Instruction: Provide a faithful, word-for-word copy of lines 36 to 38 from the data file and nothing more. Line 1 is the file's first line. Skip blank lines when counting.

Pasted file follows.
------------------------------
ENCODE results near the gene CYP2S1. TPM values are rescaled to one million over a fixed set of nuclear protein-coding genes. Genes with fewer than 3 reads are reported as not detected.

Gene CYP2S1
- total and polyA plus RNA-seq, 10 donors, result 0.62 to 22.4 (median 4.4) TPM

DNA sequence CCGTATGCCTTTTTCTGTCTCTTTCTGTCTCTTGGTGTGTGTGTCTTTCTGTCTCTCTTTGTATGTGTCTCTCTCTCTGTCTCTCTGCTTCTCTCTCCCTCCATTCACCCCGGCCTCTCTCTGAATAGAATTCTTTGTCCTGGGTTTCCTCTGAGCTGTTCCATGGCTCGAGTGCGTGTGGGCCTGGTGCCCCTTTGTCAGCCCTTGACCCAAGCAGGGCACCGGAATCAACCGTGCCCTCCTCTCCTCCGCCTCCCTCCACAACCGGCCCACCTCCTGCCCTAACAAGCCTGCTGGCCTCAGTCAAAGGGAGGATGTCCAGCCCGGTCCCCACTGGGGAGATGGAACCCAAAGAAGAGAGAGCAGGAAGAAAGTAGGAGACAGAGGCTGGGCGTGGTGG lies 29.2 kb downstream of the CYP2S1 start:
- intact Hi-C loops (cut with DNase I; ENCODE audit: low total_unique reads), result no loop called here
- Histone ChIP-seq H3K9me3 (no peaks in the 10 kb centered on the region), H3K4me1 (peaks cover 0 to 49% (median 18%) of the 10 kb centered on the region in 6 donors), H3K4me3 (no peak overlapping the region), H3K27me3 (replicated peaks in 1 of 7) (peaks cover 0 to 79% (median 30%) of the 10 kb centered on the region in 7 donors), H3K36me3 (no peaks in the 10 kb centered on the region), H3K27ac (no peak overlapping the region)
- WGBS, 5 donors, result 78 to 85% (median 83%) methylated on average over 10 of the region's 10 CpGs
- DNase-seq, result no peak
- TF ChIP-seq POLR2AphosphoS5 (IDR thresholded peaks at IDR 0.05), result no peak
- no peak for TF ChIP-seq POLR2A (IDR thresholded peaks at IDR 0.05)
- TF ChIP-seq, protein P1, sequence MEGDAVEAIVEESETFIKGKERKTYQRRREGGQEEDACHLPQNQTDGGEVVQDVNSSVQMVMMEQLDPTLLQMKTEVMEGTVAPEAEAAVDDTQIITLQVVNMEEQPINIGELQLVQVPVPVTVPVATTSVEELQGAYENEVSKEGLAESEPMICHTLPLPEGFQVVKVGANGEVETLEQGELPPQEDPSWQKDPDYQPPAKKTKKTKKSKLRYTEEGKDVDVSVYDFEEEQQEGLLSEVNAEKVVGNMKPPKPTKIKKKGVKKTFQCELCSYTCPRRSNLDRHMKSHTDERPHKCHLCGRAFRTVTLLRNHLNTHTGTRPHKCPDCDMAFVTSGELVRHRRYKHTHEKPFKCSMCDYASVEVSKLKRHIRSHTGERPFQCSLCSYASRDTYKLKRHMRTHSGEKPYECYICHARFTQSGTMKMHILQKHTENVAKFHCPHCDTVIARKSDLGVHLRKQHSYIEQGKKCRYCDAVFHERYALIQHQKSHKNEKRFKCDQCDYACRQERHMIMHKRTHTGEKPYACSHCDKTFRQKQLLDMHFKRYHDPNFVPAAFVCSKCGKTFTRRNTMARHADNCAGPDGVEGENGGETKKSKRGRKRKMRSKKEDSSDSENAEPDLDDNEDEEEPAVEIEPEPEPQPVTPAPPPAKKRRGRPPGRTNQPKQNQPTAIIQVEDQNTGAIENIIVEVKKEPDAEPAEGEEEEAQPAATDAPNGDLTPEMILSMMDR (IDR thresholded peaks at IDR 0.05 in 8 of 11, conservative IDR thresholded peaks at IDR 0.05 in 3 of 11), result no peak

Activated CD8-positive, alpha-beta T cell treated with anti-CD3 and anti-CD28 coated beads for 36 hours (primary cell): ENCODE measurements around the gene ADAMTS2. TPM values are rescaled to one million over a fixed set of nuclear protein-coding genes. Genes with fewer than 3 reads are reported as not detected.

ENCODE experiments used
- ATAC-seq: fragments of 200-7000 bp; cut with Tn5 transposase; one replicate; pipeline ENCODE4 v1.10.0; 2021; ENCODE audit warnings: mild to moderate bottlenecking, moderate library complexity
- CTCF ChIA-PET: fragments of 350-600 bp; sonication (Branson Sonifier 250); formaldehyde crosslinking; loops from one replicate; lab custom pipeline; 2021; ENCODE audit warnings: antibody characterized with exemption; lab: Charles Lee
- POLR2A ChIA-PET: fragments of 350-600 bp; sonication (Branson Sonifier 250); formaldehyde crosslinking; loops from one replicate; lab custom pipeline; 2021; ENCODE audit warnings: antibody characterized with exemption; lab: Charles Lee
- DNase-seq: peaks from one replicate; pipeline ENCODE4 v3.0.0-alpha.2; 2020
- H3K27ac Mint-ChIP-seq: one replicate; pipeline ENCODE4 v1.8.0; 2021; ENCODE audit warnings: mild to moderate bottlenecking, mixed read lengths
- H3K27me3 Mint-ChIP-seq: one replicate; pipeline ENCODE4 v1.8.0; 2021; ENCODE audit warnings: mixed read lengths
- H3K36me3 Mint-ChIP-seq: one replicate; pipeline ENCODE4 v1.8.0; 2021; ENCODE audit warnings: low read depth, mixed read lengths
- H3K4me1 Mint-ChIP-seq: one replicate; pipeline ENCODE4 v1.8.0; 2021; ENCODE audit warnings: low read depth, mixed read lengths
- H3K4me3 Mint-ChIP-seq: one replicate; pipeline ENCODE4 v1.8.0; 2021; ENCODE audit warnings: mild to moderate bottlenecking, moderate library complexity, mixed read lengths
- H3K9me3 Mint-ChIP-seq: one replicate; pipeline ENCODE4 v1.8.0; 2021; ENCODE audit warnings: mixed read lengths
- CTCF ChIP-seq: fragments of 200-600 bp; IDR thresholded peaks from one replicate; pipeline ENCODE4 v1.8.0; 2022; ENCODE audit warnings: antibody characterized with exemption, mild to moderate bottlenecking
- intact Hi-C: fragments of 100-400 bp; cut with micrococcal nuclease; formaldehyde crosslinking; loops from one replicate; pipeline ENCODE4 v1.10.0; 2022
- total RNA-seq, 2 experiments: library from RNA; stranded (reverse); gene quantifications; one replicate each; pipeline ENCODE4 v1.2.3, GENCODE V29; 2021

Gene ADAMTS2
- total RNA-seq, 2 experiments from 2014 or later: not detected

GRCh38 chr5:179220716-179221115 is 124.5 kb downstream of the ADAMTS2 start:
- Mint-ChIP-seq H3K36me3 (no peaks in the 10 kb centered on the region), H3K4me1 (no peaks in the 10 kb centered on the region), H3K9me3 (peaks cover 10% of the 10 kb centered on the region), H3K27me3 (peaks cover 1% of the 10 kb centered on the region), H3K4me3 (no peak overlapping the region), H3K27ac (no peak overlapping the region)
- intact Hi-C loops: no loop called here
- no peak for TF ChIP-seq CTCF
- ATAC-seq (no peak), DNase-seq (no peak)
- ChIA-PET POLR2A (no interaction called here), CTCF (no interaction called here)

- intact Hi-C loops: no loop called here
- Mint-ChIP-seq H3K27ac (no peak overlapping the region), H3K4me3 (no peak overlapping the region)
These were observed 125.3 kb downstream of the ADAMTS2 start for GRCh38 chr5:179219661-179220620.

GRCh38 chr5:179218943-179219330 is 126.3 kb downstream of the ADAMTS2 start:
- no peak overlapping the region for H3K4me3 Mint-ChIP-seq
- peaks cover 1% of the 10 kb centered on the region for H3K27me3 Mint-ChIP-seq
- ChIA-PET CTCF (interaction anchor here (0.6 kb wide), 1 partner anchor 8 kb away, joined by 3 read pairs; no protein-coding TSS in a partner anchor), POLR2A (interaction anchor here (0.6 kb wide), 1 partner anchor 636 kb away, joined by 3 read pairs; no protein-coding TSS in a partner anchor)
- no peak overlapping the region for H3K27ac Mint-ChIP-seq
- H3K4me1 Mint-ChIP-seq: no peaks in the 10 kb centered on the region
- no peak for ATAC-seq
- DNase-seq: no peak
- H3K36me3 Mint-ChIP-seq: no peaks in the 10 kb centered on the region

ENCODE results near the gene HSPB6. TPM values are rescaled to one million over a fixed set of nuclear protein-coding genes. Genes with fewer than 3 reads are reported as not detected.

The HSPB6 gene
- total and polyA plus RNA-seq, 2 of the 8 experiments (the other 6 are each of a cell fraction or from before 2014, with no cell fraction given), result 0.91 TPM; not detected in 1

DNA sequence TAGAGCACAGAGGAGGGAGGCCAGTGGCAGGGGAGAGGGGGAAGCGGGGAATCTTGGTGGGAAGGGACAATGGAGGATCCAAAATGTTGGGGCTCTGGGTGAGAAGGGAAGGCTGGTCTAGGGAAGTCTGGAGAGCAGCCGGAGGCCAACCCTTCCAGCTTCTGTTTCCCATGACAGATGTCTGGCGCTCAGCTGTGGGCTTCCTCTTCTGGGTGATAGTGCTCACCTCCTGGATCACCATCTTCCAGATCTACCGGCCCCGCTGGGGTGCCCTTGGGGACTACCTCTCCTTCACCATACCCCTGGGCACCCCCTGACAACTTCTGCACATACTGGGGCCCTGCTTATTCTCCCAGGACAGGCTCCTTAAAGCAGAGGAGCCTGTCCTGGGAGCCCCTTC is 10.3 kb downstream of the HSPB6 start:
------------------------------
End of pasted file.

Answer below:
- Mint-ChIP-seq H3K27ac (no peak overlapping the region), H3K4me3 (no peak overlapping the region)
These were observed 125.3 kb downstream of the ADAMTS2 start for GRCh38 chr5:179219661-179220620.

GRCh38 chr5:179218943-179219330 is 126.3 kb downstream of the ADAMTS2 start: